by Richard Sheffield
Since radar technology was developed during the Second World War, it should not be surprising to learn that the first attempts at stealth technology occurred during this period also. It might be surprising to learn, however, that it was the Germans, not the Allies, who worked on the project. The Germans were responding to the success the Allies were having with the early radar sets. Not only was their radar very effective at spotting incoming enemy bombers, but it was also very important in the battle for the Atlantic.
German U-Boat submarines were doing a very good job of disrupting the convoys carrying valuable supplies to England. The favorite tactic was to attack on the surface at night, often in large groups called wolf-packs. When radar appeared, this advantage was lost. In response, the Germans developed a radar absorbing paint. While this ferrite-based paint was much too heavy for aircraft, it could be used on submarines.
The United States' first stealth development was totally accidental and quickly forgotten. Shortly after the war, Northrop Aircraft developed an experimental bomber called the YB-49 Flying Wing. As the name implies, the aircraft had no body or tail; it was simply a large flying wing. The aircraft was assigned to perform a normal test flight over the Pacific. When the test was completed, they turned and headed for home, pointing the slim wing edge directly at the base radar station. The radar crew was shocked to see the aircraft suddenly appear almost overhead because they had seen no evidence of it on the radar screen. Interest in the project quickly faded after the bomber crashed in the Mojave Desert in 1948. The plane was very unstable in flight and this stability problem was listed as the cause of the crash. Ironically, the new top-secret B-2 Stealth Bomber bares a striking resemblance to this aircraft designed and built in the 1940s.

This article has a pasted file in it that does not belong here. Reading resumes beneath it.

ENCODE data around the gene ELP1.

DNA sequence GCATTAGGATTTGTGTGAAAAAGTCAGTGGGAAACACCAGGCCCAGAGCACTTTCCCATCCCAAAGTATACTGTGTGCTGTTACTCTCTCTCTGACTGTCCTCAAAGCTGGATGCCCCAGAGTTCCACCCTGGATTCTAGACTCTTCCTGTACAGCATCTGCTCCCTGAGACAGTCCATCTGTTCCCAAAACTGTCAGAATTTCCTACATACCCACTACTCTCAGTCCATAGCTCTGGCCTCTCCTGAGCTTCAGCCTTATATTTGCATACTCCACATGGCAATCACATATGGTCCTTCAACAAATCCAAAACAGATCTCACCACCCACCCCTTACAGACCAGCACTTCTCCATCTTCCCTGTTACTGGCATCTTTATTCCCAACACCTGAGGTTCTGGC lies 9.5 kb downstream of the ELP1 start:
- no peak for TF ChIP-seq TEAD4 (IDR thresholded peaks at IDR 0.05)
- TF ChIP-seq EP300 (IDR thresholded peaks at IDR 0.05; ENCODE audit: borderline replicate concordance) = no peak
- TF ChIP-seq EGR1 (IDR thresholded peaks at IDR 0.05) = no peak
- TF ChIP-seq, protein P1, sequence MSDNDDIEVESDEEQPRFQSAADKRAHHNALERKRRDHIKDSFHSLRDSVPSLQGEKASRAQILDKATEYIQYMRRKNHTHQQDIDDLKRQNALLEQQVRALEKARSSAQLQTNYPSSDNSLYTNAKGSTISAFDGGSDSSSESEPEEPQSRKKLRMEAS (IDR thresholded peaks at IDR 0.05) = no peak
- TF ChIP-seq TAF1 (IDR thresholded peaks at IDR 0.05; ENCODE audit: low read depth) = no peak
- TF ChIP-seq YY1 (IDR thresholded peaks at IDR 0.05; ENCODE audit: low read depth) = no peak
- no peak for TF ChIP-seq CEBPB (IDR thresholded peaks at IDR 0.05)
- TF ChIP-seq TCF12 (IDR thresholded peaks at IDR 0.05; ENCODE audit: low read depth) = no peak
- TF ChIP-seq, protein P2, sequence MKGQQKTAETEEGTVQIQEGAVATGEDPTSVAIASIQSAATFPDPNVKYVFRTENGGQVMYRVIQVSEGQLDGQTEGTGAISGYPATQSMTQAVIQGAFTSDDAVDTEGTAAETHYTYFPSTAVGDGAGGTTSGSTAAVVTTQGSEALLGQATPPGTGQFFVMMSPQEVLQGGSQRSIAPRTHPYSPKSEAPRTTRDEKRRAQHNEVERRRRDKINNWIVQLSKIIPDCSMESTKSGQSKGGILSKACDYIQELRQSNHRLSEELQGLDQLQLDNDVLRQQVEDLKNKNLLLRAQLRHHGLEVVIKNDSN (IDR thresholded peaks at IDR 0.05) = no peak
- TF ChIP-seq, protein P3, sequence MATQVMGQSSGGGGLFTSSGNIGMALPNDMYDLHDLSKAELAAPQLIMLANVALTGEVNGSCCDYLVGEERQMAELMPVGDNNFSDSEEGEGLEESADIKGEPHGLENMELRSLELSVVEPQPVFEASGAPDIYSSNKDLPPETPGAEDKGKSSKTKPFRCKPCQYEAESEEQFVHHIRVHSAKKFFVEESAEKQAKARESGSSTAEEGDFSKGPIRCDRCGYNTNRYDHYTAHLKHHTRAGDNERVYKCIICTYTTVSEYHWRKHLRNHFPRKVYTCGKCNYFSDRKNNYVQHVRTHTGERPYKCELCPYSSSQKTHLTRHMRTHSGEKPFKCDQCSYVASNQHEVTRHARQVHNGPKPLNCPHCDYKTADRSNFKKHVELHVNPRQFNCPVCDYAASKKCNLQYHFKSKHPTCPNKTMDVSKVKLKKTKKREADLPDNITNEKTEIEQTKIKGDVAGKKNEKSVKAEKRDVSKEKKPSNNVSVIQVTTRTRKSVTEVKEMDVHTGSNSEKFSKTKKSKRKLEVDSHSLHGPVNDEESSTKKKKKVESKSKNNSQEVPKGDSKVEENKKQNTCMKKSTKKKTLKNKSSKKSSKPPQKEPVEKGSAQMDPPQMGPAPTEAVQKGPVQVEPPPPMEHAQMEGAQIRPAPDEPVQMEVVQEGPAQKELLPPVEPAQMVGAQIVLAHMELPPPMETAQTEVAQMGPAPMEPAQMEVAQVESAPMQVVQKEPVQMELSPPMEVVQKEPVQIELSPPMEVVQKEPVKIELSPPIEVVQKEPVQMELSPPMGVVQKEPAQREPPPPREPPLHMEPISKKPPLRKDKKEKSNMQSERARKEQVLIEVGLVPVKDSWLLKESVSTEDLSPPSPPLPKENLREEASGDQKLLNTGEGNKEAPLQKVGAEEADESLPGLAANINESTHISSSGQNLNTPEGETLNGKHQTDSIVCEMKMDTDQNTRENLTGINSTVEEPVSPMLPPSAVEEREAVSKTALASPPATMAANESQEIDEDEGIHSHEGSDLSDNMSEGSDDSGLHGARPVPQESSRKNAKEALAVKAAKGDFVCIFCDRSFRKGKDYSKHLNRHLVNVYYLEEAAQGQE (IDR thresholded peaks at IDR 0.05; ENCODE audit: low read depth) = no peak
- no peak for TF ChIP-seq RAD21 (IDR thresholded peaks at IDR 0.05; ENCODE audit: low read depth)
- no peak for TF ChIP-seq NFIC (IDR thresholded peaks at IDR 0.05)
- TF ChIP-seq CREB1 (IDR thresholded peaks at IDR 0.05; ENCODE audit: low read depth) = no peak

As radar equipment became more powerful and compact, the concept was all but forgotten. Emphasis was placed on developing faster aircraft, the theory being that the faster the aircraft was, the less time the radar operator would have to react to the threat. The problem with this line of thought was that as aircraft speeds increased, so did the size of the aircraft. The larger aircraft could be detected at greater distances, thus negating much of the speed advantage.
As bombers grew to the size of the B-52, it became apparent that something had to be done to reduce the effectiveness of enemy radar. Electronic jamming devices were developed to flood radar screens with returns, making it impossible to detect the source. The Quail pilotless decoy drone was also added to the B-52. This aircraft was designed to return a radar image as large as the B-52 bomber that carried it. This development is important in the history of stealth technology as it shows for the first time that the radar return of an aircraft does not depend on its size alone. The idea did not catch on right away, though, as the researchers concentrated on the development of more powerful jammers.
With the “cold war” and the Soviet Union well under way in the early 1950s, it became imperative that the U.S. should learn about military developments deep inside the country. Old bombers were converted to spy planes, but they soon proved to be very vulnerable to attack. In order to plug this intelligence gap, a new plane was designed. The idea was to create a plane that could cruise safely at very high altitudes, well out of the reach of any existing fighter. The design specification required that “consideration be given…to minimize the detectability by enemy radar.”
The task of making this plane a reality fell upon the Advanced Development Projects team at Lockheed in California. This was a small team of highly qualified and highly motivated engineers and pilots. This highly secret facility became known as the “Skunk Works” and has been on the leading edge of stealth technology since the early 1950s.